Category Archives: Political Wankery

Race to the bottom

Nathan Deal is all in on Senate Bill 323.

Our AJC colleague Dan Chapman asked him Wednesday why he signed Senate Bill 323, which allows the athletic departments at UGA, Georgia Tech and other state colleges to wait 90 days before responding to Open Records Act requests. Athletic associations, like all state agencies, previously had three days to acknowledge the requests.

“The members of the General Assembly felt that that was necessary and I’m sure Greg and you have already tried to figure out how long it takes for the University of Alabama to respond to similar inquiries already being made of the University of Georgia as well,” he told Chapman. “We’ll see how long it takes you to get a response from them.”

I never thought I’d see the day when the overriding goal of my state government would be for this state to become more like Alabama.  Or that most people would think that was swell.  Maybe we ought to scour their books for a few more ideas.

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Filed under Political Wankery, Whoa, oh, Alabama

It’s not Kirby’s Law: today’s lesson in civics

If you want to get a taste of what’s really behind Georgia’s new Open Records law (hint:  it ain’t recrootin’), start by taking a look at this Jon Solomon piece about the money spent by schools on search firms when they replace head coaches.

At Georgia, after Mark Richt was fired, there was little doubt who the Bulldogs had pegged at No. 1: Alabama defensive coordinator Kirby Smart. Georgia paid $42,175 to CarrSports Consulting for Bill Carr’s help in the search.

Carr didn’t act as an intermediary for Georgia and didn’t contact anyone connected with Smart, Georgia athletic director Greg McGarity said. Instead, McGarity said Carr helped by talking with him on the phone and meeting in Atlanta for multiple days to discuss every facet of the search.

“You talk about strengths and weaknesses of a number of candidates,” McGarity said. “You look at things as simple as YouTube videos. How does an individual handle a tough situation? Are they able to be an effective communicator? Some candidates have a lot more available online than others. With the ability to search and take the time necessary to do that, you have so many more tools at your disposal that can help elevate candidates or dismiss candidates.”

McGarity said Carr helped in case Georgia had “blind spots” when discussing candidates. He also helped prepare the Bulldogs for the transition of a new staff.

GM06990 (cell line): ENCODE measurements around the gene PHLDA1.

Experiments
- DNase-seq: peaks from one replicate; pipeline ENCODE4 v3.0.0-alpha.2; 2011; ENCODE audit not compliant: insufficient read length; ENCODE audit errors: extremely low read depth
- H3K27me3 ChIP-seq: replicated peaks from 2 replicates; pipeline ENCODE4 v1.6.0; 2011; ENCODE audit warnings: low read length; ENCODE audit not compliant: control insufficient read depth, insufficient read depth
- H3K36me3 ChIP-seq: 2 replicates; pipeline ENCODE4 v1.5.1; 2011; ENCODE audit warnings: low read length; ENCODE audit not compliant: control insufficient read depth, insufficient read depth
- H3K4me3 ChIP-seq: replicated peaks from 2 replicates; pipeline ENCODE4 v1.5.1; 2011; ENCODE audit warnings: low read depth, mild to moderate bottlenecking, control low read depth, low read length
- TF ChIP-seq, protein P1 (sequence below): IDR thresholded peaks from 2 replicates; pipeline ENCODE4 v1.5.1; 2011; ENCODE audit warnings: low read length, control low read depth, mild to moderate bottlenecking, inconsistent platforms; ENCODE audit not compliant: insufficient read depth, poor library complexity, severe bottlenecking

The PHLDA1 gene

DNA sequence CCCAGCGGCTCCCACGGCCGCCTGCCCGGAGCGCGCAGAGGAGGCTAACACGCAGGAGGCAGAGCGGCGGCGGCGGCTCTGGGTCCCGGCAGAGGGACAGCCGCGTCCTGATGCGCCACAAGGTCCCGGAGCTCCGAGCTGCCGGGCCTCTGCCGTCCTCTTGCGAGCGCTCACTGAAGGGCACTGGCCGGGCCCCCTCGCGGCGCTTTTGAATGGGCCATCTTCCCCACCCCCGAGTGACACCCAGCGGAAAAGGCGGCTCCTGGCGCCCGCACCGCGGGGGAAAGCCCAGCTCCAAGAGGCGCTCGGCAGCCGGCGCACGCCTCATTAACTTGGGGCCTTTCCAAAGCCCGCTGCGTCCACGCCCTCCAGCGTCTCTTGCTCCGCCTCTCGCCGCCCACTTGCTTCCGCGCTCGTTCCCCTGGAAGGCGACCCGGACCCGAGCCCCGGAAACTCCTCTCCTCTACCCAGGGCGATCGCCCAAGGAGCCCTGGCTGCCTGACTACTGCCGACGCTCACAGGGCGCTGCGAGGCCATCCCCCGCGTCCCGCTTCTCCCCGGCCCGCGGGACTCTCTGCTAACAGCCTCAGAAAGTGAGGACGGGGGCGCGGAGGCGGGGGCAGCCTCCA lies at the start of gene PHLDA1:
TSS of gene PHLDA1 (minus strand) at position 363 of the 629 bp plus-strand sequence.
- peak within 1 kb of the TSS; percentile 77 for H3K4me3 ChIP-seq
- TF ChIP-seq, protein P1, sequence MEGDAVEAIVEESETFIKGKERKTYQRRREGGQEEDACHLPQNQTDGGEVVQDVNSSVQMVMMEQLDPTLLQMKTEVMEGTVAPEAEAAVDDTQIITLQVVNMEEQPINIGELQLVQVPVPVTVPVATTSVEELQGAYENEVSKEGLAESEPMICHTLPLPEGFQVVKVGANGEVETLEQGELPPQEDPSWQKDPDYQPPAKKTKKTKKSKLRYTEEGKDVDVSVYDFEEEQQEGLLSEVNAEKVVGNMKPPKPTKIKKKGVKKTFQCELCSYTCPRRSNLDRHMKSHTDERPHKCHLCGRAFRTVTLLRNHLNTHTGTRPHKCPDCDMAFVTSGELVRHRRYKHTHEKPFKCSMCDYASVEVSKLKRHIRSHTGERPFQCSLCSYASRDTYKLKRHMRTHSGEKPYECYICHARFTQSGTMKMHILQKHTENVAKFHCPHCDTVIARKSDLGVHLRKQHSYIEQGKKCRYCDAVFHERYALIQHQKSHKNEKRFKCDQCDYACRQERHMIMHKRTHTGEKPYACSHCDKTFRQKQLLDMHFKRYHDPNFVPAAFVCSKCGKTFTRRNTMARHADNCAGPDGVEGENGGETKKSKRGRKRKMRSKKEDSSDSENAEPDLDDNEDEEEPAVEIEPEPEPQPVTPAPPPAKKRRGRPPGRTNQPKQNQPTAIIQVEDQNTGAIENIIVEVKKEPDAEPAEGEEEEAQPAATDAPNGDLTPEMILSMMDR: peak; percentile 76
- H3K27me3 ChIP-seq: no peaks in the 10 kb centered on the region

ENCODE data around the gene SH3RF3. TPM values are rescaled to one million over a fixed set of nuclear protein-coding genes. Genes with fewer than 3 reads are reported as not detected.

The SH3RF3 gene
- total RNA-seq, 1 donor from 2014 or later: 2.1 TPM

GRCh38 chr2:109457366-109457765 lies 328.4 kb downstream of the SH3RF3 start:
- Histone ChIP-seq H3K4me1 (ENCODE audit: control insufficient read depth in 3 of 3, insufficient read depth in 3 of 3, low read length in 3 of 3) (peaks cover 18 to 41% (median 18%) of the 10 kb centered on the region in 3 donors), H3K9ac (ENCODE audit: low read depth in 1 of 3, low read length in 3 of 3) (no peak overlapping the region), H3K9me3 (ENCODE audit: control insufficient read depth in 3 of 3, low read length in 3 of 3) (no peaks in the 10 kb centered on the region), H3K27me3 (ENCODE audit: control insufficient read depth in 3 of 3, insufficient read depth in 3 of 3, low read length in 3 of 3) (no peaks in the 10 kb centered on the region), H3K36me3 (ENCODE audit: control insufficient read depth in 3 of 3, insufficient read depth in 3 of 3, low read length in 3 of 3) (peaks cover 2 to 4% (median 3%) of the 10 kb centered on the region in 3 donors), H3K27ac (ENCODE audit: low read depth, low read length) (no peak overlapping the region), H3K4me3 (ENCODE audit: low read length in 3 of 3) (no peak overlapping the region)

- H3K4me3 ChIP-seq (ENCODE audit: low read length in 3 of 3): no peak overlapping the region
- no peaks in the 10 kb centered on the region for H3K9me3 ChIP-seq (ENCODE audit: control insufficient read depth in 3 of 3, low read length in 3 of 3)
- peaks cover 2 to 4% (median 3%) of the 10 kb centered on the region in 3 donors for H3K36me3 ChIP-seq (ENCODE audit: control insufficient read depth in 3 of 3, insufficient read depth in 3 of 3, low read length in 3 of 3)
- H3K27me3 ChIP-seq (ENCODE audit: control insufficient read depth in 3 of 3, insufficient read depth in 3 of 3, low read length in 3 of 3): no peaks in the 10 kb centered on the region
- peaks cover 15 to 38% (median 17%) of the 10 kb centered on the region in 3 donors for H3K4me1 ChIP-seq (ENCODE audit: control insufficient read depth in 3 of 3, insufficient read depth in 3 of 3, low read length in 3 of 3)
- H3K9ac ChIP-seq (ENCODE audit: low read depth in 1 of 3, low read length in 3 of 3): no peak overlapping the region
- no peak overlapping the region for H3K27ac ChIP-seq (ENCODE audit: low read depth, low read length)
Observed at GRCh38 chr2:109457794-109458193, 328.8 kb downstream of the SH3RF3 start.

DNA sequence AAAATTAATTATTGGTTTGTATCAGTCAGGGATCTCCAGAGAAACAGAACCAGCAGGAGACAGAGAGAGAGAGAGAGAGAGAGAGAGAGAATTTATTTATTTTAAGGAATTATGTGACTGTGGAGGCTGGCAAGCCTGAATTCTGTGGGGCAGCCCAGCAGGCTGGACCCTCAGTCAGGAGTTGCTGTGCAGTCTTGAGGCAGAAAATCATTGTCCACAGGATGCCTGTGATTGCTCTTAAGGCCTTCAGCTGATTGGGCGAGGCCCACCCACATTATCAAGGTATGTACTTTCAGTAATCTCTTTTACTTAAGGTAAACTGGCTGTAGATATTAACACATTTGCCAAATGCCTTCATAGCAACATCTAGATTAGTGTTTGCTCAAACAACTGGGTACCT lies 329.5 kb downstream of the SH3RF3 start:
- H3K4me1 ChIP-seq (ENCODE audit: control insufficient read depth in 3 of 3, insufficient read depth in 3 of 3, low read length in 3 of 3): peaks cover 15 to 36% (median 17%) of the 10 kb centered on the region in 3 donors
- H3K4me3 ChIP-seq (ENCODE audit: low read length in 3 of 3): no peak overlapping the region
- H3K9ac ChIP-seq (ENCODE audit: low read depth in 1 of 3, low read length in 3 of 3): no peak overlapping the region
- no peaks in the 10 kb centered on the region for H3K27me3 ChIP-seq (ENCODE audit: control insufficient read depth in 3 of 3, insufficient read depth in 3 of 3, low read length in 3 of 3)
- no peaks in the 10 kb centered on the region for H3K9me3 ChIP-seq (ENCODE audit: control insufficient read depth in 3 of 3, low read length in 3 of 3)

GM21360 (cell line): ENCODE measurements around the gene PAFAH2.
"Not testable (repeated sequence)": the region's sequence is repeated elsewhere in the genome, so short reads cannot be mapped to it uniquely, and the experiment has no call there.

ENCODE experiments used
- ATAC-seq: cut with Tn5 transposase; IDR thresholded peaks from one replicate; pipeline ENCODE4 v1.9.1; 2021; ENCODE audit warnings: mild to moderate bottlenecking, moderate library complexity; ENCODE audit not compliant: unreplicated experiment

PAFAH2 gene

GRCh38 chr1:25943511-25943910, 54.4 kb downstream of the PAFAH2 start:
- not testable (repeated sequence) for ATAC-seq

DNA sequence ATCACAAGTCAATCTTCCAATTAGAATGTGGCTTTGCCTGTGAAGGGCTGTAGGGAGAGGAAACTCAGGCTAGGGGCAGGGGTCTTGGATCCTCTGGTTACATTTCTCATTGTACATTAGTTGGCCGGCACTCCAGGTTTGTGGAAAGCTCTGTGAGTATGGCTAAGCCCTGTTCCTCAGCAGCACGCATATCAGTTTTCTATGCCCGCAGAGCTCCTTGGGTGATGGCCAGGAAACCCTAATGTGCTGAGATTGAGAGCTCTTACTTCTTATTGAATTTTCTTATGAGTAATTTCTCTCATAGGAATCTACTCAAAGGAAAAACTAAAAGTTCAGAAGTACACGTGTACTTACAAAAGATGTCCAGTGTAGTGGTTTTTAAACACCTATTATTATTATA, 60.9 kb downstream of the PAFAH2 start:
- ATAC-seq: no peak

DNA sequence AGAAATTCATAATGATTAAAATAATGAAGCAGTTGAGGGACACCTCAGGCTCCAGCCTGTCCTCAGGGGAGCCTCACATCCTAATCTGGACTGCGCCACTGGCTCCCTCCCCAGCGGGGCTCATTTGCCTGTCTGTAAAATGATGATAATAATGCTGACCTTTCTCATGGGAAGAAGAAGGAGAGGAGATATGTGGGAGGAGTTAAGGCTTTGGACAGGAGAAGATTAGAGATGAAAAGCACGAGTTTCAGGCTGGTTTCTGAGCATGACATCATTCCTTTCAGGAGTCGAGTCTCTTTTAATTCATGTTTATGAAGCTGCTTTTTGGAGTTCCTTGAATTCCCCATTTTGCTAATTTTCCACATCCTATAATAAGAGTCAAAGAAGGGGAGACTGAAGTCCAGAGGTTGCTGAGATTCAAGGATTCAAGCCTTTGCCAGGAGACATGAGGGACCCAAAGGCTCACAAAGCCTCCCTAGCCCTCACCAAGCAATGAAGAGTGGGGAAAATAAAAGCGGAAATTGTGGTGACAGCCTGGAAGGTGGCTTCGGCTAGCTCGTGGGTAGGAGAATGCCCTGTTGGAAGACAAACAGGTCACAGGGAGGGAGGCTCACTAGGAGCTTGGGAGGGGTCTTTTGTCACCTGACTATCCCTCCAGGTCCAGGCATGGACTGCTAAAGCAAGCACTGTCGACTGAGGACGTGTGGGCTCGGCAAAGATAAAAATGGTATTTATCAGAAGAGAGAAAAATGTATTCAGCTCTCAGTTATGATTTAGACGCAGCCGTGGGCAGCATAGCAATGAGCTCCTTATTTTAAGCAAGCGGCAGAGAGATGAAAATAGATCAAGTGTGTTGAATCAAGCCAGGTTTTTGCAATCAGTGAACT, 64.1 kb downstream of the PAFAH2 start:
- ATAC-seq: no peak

“In some ways, we had been operating for 15 years in one way,” McGarity said. “So having someone assist in that transition period on what we should expect and how we should approach certain things administratively was extremely beneficial to us as a staff.”

“Ah,” you say.  “Bluto, it’s been more than ninety days since Kirby Smart was hired.  Wouldn’t this information be available now, even under the new law?”

It would.  But look what you’re getting at this point –  a fairly dry assessment of McGarity’s management decision that’s placed in the general context of how every school handles this.  What’s lost now is the context of judging McGarity’s comment at the time of Richt’s presser that he intended to retain a search firm going forward.

As we know, that was a complete load of crap.  McGarity spoke to Carr in mid-October.  The reality was that Kirby Smart was the man he wanted from the beginning; any preference to conduct a patient search to hire Smart went out the window when word leaked that South Carolina was talking with him about that head coaching job.

Now none of this is exactly a serious threat to the American way of life, certainly, but it is an indication of how Georgia’s athletic department goes about its business. Except that ninety days out, our impression of the contradictions in McGarity’s statement loses the impact of immediacy.  Which is what he wants, and, with the benefit of the new law, gets.

Maybe that doesn’t matter to you.  Maybe it goes out in the wash when Georgia wins the SEC this season.  But if you’re somebody like me who’s shaken his head over the years about the way Butts-Mehre operates and how that’s had an impact on the performance of Georgia athletics, it’s not exactly a cause for celebration.  If it would help to see this in a more graphic way, try to imagine how Michael Adams would have operated had this new law been in place two decades ago.  Yeah, me, too.

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Filed under Georgia Football, Political Wankery

Nick Saban never had a law named after him.

Raise your hand if you thought an early distraction in Kirby Smart’s career would be him spending time denying his role in the passage of a state law on records disclosure.